At Barrick, we believe that responsible economic development can — and indeed should — contribute to the demand for and elevation of human rights.
We operate in diverse socioeconomic and political regions, and the reality is that in many locations human rights aren’t adequately recognized or respected. Our priority is to ensure that Barrick, and any entity that works on our behalf, respects the human rights of stakeholders impacted by our operations.
I understand all too well what can happen when gross violations of human rights occur and when corruption prevails over the rule of law. Before joining Barrick, I was a partner at the law firm Steptoe & Johnson, where I advised clients on anti-corruption and human rights-related matters. Before that, I was Deputy Director of the U.S. Justice Department’s Office of Special Investigations, focusing on investigating and prosecuting war crimes cases. These experiences have shown me firsthand that the protection and respect of human rights and upholding the rule of law should be at the forefront of the global agenda, with companies, governments, civil society, and citizens working together toward that goal.
Our priority is to ensure that Barrick, and any entity that works on our behalf, respects the human rights of stakeholders impacted by our operations.
Everyone gains when human rights are respected. For communities, the more members experience the rule of law and other human rights, the more they will demand such rights from governments, businesses and other key institutions. This can lead to improved living standards, greater freedoms, and personal security, and many other benefits. For companies, it reduces the risk of disruptions to business, as well as the risk of reputational damage and lawsuits, and it upholds what should be core values for every multi-national.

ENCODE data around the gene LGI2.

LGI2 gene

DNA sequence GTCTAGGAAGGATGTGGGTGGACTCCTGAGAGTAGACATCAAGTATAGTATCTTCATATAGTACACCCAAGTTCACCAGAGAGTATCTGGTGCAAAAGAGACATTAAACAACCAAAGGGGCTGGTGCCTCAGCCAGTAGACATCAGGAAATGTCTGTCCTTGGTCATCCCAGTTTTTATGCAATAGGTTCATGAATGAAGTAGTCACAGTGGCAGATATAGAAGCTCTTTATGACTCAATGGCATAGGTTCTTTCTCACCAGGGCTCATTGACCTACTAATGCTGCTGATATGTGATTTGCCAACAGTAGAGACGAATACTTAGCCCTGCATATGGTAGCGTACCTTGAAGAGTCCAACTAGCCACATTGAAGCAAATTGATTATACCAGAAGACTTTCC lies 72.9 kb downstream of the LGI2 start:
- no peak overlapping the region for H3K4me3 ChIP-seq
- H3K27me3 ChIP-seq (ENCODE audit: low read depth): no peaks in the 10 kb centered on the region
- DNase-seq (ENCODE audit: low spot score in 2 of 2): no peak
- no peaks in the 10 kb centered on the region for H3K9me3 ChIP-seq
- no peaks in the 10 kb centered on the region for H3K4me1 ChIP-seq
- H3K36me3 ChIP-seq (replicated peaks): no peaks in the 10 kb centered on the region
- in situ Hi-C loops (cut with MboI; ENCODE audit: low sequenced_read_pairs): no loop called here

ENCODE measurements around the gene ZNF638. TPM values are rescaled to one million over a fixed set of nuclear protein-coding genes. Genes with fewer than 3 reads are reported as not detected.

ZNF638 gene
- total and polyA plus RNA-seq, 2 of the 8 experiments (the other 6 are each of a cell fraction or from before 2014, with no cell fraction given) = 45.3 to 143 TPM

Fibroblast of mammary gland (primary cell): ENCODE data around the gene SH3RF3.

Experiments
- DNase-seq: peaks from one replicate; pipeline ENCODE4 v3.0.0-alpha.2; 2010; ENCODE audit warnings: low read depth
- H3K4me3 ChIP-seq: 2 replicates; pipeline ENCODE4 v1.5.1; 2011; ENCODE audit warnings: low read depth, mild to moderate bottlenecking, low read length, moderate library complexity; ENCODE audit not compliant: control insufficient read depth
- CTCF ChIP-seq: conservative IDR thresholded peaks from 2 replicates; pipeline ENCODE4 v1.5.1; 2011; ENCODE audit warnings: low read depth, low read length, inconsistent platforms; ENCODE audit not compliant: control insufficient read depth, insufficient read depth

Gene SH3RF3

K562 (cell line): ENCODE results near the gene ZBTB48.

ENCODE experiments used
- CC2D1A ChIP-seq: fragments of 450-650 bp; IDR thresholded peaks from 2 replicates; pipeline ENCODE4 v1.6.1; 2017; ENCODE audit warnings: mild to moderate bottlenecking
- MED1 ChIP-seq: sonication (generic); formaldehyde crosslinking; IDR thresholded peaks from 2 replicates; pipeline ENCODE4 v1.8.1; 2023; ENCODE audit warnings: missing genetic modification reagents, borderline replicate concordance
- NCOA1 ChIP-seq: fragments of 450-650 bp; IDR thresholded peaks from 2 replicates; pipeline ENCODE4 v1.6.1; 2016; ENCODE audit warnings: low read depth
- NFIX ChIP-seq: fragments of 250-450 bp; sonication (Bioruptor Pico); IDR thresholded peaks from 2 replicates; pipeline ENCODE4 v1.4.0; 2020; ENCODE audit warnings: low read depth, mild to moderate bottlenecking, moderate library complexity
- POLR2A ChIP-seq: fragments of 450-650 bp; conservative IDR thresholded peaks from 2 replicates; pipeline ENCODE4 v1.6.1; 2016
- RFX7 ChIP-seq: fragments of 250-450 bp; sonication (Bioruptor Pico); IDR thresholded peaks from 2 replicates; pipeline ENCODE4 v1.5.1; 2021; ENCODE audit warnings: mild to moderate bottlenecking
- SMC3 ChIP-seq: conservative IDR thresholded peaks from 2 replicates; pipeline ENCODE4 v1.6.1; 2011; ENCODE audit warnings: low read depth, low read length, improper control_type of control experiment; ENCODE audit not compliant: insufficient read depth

While common today, this kind of thinking by businesses was not prevalent in the early years of my legal career. Then, corporate behavior tended to be much more reactive, as liability for human rights abuses started becoming more common. In the 2000s, companies increasingly started to recognize their role in accountability for human rights, but it was really the groundbreaking work of Professor John Ruggie that solidified, clarified and entrenched business’s role in this regard. The culmination of his work – the UN Guiding Principles on Business & Human Rights – has been transformative for multi-national companies, providing the clearest articulation of the roles and obligations of business and states in respecting and protecting human rights.
At Barrick, when we respect human rights, we operate in a way that is consistent with our values. It helps build relationships with our host communities and governments – defining them with mutual trust and respect. At the same time, we are deeply aware that even companies like ours that strive to act responsibly can create and contribute to negative human rights impacts. Much of our work in human rights over the past three years is a reflection of this reality, including the implementation and growth of our Human Rights Compliance Program.
Together with my colleagues, I plan to continue developing Barrick’s human rights program to ensure the company fulfills its commitment to respect and elevate human rights wherever it operates. These are ideals that I am passionate about and that continue to be the focus of my career.